"No idea is so antiquated that it was not once modern."
- Ellen Glasgow
For all his accomplishments, the secessionist governor of South Carolina,
James Henry Hammond, is remembered most for his pre-Civil War speech when he
declared: "Cotton is King, and no one would dare wage war on cotton!" Though
history proved the man and his passion wrong, no one could doubt that, at
the time, Hammond, and much of the South, believed what he said.
With the rising population of personal computers, it won't be long before
the humble typewriter will be found only in attics and museums - right
beside razor straps, kerosene lamps, long-playing records and Henry Ford's
"Model T." The crude little machine that taught half of today's computing
world to turn their labor-intensive handwriting into neatly printed prose
has all but vanished from the public scene.
But, like cotton, once upon a time the typewriter was king of the block,
too, and the little invention with its letters way out of alphabetical order
changed our lives forever.
Maybe it was because I was settling into a new computer about the time I
uncovered my mother's old, manual Smith-Corona, that the Newsweek article,
"Requiem for the Typewriter," caught my eye. No matter how hard I tried, I
couldn't even interest my mother in my old electric typewriter - "goes too
fast," she said - let alone my old computer. "Requiem..." author Robert
Samuelson would understand. By his own admission he was typing that very
article on his trusted Royal to mourn the bankruptcy of the last great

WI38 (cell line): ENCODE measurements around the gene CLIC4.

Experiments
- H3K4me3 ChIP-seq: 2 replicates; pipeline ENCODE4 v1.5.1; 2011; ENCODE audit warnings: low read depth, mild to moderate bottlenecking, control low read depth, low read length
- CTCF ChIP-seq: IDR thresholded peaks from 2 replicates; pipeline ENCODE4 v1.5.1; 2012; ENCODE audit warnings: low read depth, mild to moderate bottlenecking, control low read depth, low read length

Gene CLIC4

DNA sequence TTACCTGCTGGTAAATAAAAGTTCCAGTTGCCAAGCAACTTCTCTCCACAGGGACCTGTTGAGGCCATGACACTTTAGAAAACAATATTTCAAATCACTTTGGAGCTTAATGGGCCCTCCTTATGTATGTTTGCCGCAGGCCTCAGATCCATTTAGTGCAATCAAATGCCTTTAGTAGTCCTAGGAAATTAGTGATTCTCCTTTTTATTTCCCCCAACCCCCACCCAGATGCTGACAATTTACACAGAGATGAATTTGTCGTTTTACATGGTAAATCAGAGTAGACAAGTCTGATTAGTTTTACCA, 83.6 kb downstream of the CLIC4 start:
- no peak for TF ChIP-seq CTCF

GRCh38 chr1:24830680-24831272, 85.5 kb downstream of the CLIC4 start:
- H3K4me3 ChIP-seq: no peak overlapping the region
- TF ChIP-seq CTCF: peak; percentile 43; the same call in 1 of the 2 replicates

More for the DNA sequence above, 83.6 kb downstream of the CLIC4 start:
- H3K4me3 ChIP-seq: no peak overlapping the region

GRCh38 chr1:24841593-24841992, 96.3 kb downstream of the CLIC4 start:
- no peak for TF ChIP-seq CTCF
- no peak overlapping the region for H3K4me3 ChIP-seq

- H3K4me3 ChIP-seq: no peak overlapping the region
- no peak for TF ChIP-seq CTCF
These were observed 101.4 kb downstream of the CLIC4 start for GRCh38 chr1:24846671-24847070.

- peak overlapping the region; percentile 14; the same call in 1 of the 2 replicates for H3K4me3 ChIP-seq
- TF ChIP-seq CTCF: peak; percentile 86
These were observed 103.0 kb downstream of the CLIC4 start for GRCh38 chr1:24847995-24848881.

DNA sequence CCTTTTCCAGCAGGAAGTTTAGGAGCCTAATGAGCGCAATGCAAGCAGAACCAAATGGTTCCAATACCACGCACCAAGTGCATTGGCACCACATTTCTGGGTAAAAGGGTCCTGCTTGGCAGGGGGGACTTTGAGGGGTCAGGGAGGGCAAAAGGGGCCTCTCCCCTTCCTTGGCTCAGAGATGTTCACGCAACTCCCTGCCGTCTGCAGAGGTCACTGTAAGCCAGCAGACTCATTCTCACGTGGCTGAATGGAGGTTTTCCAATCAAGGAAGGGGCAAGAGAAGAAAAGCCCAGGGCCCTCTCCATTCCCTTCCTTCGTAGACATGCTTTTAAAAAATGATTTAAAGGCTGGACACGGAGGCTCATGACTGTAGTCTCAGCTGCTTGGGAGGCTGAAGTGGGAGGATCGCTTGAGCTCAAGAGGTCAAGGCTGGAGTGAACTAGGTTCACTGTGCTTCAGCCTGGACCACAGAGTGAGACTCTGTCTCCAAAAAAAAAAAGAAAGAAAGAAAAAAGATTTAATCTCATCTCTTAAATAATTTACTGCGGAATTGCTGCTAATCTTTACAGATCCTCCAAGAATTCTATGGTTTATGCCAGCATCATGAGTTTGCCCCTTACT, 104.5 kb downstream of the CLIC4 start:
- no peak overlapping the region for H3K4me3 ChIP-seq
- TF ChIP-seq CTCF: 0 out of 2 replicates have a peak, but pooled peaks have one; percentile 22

typewriter giant, the maker of my mother's Smith-Corona, a few months
According to Samuelson, in its time the typewriter was every bit as
revolutionary as today's computer. Besides transforming the workplace, it
changed the role of women forever. Before the invention of the typewriter,
98 percent of all clerical work was performed by men. But the typewriter
created a demand for literate workers, and that meant women who greatly
outnumbered men among high school graduates 80-100 years ago.
Typing schools sprang up everywhere and women, who once could only work as
maids or in factories if they weren't educated, or as teachers if they were,
now had a more lucrative means of earning a living. A typist could make 2-4
times the wage of her factory worker counterpart.
As much as I like (adore) my upgraded computer, I understand what Samuelson
means when he speaks of the typewriter not just as an important instrument
in its time, but of its features that no amount of speed or gadgetry will
replace. We writers, especially, need to "save our blunders" and do the
forced rewriting that mistake-ridden pages and poor first drafts require.
With a computer and self-polishing printer, Samuelson says, "even gibberish
can be made to look neat and impressive." I know what he means. I remember
how shocked I was to find typos on that first, beautifully printed page on
my new printer. It looked too pretty to have flaws.
Like literal kings, rulers, commodities and technologies may change with
circumstances and time, and the new may justly be heralded for its
improvement over the old. But like members of our ancestral tree, the old
served a purpose, too. Mainly they became stepping-stones to the new.
In case you haven't noticed, the same quirky, "q-w-e-r-t-y" keyboard used on
the first typewriter in 1867 adorns the top letter row of every computer
made today, no matter how technologically advanced it is.
(Barbara Seaborn is a local freelance writer. E-mail comments to email@example.com.)
The Columbia County News-Times ©2013. All Rights Reserved.